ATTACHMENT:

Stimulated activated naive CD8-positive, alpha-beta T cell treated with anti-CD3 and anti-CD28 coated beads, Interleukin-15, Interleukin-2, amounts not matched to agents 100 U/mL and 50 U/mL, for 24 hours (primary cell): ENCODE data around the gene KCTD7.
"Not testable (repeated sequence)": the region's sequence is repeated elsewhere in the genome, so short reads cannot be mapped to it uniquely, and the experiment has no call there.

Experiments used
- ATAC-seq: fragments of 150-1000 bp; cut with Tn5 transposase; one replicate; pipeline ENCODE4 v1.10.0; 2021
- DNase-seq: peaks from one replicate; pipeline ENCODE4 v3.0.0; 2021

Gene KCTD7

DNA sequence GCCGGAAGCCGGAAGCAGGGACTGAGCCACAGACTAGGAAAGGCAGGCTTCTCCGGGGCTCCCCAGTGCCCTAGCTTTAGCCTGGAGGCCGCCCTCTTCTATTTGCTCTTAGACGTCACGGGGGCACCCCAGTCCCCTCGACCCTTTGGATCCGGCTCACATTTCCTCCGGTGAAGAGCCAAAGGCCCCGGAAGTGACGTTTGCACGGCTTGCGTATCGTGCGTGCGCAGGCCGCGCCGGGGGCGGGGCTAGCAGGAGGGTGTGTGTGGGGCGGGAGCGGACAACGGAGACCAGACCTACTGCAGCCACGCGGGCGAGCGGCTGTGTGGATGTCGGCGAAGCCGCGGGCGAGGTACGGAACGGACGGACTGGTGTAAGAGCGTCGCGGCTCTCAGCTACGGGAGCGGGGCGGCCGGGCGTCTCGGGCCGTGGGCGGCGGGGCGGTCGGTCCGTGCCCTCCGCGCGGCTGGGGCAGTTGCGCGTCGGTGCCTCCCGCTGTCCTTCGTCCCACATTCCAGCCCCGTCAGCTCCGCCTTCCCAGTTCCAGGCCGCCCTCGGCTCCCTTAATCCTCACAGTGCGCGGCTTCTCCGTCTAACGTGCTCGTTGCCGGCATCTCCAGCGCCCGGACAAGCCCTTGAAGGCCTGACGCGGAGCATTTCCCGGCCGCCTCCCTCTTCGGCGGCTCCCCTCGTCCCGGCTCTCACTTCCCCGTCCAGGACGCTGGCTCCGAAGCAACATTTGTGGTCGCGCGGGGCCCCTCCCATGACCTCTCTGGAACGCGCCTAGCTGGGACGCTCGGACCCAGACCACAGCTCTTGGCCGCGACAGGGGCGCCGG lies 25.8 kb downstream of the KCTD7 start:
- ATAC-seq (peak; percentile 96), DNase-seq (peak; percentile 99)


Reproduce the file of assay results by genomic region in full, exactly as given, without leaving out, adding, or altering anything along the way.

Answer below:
Stimulated activated naive CD8-positive, alpha-beta T cell treated with anti-CD3 and anti-CD28 coated beads, Interleukin-15, Interleukin-2, amounts not matched to agents 100 U/mL and 50 U/mL, for 24 hours (primary cell): ENCODE data around the gene KCTD7.
"Not testable (repeated sequence)": the region's sequence is repeated elsewhere in the genome, so short reads cannot be mapped to it uniquely, and the experiment has no call there.

Experiments used
- ATAC-seq: fragments of 150-1000 bp; cut with Tn5 transposase; one replicate; pipeline ENCODE4 v1.10.0; 2021
- DNase-seq: peaks from one replicate; pipeline ENCODE4 v3.0.0; 2021

Gene KCTD7

DNA sequence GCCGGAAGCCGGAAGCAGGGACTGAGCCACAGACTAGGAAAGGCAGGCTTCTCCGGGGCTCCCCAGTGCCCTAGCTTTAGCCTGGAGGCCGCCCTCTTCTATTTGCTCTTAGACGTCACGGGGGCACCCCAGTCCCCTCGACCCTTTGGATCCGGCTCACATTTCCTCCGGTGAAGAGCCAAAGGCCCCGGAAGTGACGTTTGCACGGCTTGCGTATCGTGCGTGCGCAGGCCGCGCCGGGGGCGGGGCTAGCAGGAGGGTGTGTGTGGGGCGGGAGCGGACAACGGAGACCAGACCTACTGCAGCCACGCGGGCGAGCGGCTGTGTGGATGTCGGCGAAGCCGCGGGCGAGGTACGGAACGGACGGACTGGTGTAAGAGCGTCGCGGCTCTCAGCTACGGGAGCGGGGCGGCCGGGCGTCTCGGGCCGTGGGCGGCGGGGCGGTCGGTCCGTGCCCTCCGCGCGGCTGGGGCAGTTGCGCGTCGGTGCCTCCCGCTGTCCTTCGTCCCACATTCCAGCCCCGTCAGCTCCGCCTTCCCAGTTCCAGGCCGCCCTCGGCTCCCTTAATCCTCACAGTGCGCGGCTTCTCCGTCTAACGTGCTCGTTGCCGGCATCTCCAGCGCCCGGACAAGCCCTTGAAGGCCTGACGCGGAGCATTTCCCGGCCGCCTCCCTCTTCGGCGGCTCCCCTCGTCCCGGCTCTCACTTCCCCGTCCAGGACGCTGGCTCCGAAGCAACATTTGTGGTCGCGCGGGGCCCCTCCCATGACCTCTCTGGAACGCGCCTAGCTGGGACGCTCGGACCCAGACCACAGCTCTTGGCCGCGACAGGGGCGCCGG lies 25.8 kb downstream of the KCTD7 start:
- ATAC-seq (peak; percentile 96), DNase-seq (peak; percentile 99)